Table 2:: Tests for the sensitive skin.
Test Method Interpretation
Lactic acid facial sting test[15-17] Apply 10% aqueous solution of lactic acid over nasolabial fold/cheek at room temperature Stinging sensation rated by patient at 2.5 and 5 min after application on an ordeal of 4-point scale. 3 or>3 points – patient rated as “stinger” with sensitive skin
Christensen and Kligman test[15] Application of 10% racemic D–L lactic acid in 1.7-cm Hilltop chamber for 10 min over the malar eminence Time between initial stinging and maximum stinging is noted and divide stingers into mild, moderate, and severe
Nicotine test[11] Methyl nicotinate (1.4–13.7%) applied for 15 s over the upper third of forearm Erythema due to vasodilatation indicates “sensitive skin” in the patient
Histamine test[18] Intradermal injection of histamine (100 μg in
1 ml of normal saline) on forearm
Reveal intensity of itch sensation using a predetermined scale and duration of itch recorded
Evaporimetry[20] (TEWL measurement) Application of 20:80 solution over the malar eminence To elicit burning
Chloroform: Menthol (20:80) test[19] To assess barrier dysfunction Water evaporation from barrier
Corneometry[21] To measure subcutaneous water content by “Capacitance” measuring device operating at low frequency (940–75 MH) It assesses water content in the epidermis to an approximate depth ranging between 60 and 100 μm
In vivo tests[19] Patch testing
Repeat insult patch test
Performed with raw ingredients or cosmetic products
About 10 patches are applied to the same site at 48–72 h intervals for 3–4 week periods. After 2 week rest, and test site re-challenged and graded
LDV and chromameter[22] Skin color assessment Measure blood vessel hyperactivity (vasodilation) in these patients

TEWL: Transepidermal water loss, LDV: Laser Doppler velocimetry

Sensory reactivity tests provide measure of sensory perception of pain in the absence of visible irritation e.g. sting test with lactic acid, that is, lactic acid facial sting test on nasal labial folds/cheeks is one of the most widely used tests.[15] The patient then rates the stinging sensation at 2.5 and 5 min on a four point scale: [16,17]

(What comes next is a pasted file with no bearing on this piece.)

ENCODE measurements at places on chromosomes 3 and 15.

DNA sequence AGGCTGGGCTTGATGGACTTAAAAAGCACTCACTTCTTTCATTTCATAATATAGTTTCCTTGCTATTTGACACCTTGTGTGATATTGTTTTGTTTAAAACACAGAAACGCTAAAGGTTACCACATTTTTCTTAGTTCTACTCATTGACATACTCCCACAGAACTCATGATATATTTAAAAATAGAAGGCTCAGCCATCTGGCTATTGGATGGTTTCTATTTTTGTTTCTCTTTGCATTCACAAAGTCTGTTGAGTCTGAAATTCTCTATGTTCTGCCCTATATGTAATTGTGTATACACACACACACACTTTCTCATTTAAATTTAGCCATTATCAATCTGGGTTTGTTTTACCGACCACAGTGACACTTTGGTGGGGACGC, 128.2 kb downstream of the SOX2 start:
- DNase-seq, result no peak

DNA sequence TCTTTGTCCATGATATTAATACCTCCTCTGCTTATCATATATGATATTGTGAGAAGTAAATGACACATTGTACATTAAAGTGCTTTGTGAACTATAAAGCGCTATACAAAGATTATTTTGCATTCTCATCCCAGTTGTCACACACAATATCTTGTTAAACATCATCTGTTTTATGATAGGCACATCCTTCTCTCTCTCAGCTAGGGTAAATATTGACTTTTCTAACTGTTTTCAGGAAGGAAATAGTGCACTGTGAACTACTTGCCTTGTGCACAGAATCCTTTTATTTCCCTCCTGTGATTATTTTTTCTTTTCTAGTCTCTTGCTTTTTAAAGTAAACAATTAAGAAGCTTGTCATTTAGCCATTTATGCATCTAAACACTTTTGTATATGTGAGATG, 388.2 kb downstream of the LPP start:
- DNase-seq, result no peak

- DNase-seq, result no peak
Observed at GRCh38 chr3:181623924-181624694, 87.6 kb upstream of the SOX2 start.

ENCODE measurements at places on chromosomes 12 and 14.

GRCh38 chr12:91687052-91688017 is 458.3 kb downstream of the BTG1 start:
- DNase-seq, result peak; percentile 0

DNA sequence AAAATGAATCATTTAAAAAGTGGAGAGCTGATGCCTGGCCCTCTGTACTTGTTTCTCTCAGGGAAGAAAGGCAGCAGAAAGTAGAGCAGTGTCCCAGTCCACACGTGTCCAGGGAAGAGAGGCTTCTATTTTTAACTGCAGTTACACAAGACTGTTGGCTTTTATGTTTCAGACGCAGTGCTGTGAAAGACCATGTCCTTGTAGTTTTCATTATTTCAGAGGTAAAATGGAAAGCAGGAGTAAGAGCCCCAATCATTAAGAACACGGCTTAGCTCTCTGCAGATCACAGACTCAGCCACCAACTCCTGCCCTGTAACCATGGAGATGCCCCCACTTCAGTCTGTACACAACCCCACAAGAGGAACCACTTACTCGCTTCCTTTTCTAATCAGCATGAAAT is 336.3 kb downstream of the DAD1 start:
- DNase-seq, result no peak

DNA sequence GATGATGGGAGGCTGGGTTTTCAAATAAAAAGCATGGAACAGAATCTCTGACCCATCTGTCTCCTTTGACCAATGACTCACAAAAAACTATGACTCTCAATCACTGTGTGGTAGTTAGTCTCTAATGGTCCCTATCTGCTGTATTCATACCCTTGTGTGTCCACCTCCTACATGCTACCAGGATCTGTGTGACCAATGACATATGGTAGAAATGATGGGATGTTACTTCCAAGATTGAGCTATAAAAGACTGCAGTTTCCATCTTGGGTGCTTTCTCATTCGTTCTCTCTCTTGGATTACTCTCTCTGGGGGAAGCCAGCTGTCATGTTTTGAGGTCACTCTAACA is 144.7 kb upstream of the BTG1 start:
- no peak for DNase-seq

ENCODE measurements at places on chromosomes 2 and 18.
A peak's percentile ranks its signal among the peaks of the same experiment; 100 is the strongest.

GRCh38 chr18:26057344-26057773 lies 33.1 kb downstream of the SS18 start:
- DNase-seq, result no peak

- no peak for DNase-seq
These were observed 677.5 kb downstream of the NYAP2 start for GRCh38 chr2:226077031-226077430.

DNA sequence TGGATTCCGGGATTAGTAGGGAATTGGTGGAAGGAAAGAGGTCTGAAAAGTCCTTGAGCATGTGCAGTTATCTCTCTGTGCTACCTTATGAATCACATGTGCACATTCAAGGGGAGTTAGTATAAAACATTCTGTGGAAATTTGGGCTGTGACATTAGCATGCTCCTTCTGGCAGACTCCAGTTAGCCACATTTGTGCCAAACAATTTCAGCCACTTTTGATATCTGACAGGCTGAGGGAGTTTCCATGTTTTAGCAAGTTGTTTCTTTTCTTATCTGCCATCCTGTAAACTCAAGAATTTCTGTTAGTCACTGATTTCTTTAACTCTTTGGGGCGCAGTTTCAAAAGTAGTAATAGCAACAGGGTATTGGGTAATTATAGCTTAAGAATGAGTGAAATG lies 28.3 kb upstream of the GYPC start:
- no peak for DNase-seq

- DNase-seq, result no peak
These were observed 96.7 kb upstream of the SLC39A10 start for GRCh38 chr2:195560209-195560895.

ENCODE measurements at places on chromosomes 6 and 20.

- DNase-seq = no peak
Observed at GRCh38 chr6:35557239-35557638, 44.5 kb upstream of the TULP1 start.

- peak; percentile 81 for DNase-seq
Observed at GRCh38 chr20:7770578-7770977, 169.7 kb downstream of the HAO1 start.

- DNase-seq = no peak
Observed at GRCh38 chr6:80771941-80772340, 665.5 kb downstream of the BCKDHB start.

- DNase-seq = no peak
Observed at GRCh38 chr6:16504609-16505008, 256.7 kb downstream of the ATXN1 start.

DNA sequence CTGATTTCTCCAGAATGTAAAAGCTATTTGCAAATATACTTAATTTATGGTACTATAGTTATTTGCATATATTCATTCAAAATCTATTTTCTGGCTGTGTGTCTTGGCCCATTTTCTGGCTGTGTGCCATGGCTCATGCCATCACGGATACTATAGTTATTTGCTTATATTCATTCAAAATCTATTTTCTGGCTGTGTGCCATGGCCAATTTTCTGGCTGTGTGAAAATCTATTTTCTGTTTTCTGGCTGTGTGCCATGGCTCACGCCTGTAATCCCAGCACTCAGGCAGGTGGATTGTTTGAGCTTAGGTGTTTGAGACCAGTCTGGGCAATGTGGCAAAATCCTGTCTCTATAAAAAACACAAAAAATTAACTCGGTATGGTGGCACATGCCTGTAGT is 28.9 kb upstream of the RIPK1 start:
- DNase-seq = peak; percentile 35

1. 0: no stinging or very mild discomfort

  2. 1: mild stinging

  3. 2: moderate stinging

  4. 3: severe stinging.

If the sum of these two ratings is ≥3, the patient is considered a “stinger”, which suggests sensitive skin. Other substances can be used, such as capsaicin, ethanol, sorbic acid, and among others.[3,5,16]

Irritation tests are also done to measure the signs of skin irritation after application of irritant substances known as irritants (such as sodium lauryl sulfate), by means of colorimetry or electrical capacitance measurement. However, they require specific devices.[3] Other less commonly used tests are the nicotine test and the histamine test.[11,18]

Epidermal function tests after the application of irritants assess the structural or physiological changes in the skin. The most used parameters are: Measure of TEWL, cutaneous pH, and epidermal thickness.[3,19-21]

Sometimes patch testing may be done to standard allergens, cosmetics, and skin care products routinely used by patients.[19] Laser Doppler velocimetry (LDV) and chromameter can detect blood vessel hyperactivity in these patients.[22]

Recently, dermoscopy and confocal microscopy has also been used by some authors to note the presence of structural alterations in the sensitive skin (demonstrating capillary dilations, epidermis showing thinner than normal thickness).[23]


Avoidance of triggers

The treatment of sensitive skin includes several steps.

In the acute phase, low and medium potency topical corticosteroids can be used for a short period of 3–4 days to relieve symptoms and also topical immunomodulators (pimecrolimus or tacrolimus) can be indicated for a longer period. Use of all cosmetics should be discontinued for a period of 2 weeks at least. After this period, the products are reintroduced one at a time. In a recent literature review and meta-analysis, cosmetics were the main triggering reasons for sensitive skin.[24] There is increase in the possibility of symptoms due to the presence of some irritating substances in their composition. The following trigger factors need to be taken care of in patients having sensitive skin [Table 3]: